The Central Bank have released a new paper by Yvonne McCarthy and Kieran McQuinn (link here) that uses data from the 2007 Survey of Income and Living Conditions (SILC) to describe how various types of households were coping with their mortgage burdens on the eve of the economic crisis. The paper also applies various techniques to estimate how these burdens may have changed since 2007.
I think this type of work is vital for gaining a better understanding of the extent of the upcoming mortgage default problem. It would also be crucial that data of this type be utilised if the government do wish to design a mortgage modification program, as discussed earlier here and here.
As posted earlier, Brian Lucey has a timely article in today’s Irish Times on the government’s plan to perhaps have a plan to help people who can’t pay their mortgage.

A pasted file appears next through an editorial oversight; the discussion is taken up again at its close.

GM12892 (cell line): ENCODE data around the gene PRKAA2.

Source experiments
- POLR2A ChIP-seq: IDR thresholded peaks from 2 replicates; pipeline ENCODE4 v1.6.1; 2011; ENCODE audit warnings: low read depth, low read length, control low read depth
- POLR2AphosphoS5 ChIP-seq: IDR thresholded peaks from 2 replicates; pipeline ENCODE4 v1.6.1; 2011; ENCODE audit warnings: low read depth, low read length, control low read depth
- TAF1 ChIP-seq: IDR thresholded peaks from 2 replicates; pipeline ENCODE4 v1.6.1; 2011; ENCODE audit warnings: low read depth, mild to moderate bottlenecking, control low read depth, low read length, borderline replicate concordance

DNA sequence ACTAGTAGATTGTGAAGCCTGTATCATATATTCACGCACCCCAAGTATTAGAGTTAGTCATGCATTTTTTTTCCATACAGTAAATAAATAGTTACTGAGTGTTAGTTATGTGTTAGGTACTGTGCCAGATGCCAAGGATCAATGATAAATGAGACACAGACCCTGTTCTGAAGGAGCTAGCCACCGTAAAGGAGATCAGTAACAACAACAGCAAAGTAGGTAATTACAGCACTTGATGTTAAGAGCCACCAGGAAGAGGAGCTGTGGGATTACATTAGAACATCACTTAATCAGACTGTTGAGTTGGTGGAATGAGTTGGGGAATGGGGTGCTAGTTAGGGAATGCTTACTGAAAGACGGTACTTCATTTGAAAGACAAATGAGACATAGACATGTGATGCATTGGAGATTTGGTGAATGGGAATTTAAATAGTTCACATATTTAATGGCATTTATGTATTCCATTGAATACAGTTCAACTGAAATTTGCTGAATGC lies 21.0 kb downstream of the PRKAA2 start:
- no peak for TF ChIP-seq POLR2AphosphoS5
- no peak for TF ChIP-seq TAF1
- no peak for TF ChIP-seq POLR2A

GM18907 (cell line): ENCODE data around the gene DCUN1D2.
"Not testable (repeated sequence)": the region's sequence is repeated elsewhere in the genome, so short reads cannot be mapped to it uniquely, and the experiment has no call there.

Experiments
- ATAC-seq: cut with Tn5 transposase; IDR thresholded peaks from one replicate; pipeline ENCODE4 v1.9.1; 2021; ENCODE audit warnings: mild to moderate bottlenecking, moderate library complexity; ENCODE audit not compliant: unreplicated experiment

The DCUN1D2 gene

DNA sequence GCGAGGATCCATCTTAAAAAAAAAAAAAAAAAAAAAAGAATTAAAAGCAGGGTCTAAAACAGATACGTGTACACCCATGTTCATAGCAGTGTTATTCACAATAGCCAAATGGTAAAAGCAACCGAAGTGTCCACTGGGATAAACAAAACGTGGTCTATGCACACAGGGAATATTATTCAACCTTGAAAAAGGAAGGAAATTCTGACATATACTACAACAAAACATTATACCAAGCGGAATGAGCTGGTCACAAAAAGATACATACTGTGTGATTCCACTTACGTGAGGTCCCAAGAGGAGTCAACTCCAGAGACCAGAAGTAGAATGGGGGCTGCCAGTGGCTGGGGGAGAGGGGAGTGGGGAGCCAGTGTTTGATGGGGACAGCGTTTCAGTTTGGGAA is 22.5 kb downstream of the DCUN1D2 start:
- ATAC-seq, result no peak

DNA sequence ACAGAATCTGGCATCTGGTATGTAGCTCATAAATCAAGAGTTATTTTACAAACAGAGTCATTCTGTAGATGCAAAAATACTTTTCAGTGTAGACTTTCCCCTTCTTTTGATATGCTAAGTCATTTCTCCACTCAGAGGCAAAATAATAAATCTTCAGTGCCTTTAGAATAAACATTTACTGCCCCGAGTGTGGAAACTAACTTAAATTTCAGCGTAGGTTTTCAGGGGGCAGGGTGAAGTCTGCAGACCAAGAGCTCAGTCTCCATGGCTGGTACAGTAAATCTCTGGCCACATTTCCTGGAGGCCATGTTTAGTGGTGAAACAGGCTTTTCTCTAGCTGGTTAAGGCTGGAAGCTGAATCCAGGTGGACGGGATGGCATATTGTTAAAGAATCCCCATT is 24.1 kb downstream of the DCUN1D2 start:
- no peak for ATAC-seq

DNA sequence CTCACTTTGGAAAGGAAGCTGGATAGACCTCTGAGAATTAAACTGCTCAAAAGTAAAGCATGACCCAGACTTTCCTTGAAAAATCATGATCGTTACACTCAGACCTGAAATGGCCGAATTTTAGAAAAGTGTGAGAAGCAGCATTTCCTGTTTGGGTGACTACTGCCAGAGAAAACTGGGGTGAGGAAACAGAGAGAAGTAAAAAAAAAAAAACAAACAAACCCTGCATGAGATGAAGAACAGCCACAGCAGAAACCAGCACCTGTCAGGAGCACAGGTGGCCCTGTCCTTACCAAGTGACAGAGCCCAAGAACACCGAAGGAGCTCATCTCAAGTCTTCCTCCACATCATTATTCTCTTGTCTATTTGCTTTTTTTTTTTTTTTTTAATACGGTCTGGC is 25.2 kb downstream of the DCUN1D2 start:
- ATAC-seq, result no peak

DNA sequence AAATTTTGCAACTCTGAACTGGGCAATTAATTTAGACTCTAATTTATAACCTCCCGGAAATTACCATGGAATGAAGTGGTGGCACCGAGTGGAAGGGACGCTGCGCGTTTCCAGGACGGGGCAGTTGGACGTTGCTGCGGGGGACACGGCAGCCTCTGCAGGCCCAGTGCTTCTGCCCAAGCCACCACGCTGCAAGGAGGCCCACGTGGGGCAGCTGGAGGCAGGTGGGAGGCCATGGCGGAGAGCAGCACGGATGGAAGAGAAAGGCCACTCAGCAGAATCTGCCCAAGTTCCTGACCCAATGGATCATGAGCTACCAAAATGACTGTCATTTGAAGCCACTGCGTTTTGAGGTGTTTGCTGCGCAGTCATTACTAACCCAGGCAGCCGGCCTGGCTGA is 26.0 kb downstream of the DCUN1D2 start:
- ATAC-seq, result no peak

Brian makes a number of important points on this issue (moral hazard, fairness of helping those who took out excessive mortgage, limited capacity of these banks to take further losses leaving it back on the hard-pressed Irish taxpayer, bankruptcy reform). I was going to post a comment on it but the thread’s already really long and I wrote too many words, so I’ll put this on the front page instead.
I’d like to add to Brian’s points by discussing a stylized example in which a mortgage modification plan could work in the sense of easing the difficulties of current owners without costing the bank or taxpayer anything. Then I’ll note how the conditions of the stylized example won’t necessarily hold in many cases.
Continue reading “Mortgage Modifications”
Brian Lucey writes an op-ed on this topic in today’s Irish Times: you can read it here.